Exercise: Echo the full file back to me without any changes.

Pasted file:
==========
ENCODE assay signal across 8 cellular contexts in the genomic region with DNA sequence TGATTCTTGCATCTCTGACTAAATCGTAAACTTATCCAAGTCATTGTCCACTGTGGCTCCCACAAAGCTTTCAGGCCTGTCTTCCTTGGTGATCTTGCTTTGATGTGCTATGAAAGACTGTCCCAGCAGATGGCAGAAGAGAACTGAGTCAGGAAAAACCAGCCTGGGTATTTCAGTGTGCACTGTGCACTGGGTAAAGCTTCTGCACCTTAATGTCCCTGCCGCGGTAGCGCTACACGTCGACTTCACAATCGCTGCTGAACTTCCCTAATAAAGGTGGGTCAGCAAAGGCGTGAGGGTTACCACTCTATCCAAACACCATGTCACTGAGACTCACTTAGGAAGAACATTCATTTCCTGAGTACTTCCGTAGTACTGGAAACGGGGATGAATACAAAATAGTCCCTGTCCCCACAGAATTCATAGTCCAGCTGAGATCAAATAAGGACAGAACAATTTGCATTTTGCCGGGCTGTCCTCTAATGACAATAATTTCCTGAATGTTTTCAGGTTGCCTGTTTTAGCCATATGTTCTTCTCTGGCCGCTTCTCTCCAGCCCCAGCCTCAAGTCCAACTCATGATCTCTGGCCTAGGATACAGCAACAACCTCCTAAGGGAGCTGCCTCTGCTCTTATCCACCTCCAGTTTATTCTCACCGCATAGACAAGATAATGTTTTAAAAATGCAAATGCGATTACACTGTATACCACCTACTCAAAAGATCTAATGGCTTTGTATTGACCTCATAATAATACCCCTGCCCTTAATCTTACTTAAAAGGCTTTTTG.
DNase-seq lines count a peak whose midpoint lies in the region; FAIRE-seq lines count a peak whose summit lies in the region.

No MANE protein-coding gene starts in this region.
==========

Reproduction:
ENCODE assay signal across 8 cellular contexts in the genomic region with DNA sequence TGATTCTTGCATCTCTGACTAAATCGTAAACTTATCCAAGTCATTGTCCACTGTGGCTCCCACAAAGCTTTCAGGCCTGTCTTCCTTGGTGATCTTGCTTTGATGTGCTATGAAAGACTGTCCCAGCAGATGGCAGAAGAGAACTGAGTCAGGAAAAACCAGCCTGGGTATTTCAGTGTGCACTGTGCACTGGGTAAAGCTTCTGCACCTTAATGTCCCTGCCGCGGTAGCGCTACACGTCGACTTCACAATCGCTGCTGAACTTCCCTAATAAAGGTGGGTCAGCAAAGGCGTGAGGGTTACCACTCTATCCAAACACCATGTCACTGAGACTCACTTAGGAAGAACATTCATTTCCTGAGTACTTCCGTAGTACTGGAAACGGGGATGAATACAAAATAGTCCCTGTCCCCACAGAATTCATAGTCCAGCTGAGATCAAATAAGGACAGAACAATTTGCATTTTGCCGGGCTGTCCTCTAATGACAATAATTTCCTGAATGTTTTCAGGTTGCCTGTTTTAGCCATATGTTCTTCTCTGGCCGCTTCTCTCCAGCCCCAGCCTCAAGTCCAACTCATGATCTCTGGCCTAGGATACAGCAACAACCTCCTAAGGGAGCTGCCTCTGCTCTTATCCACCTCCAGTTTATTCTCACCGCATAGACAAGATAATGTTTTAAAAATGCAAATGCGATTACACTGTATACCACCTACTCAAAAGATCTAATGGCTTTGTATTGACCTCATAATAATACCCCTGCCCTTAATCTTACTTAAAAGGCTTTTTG.
DNase-seq lines count a peak whose midpoint lies in the region; FAIRE-seq lines count a peak whose summit lies in the region.

No MANE protein-coding gene starts in this region.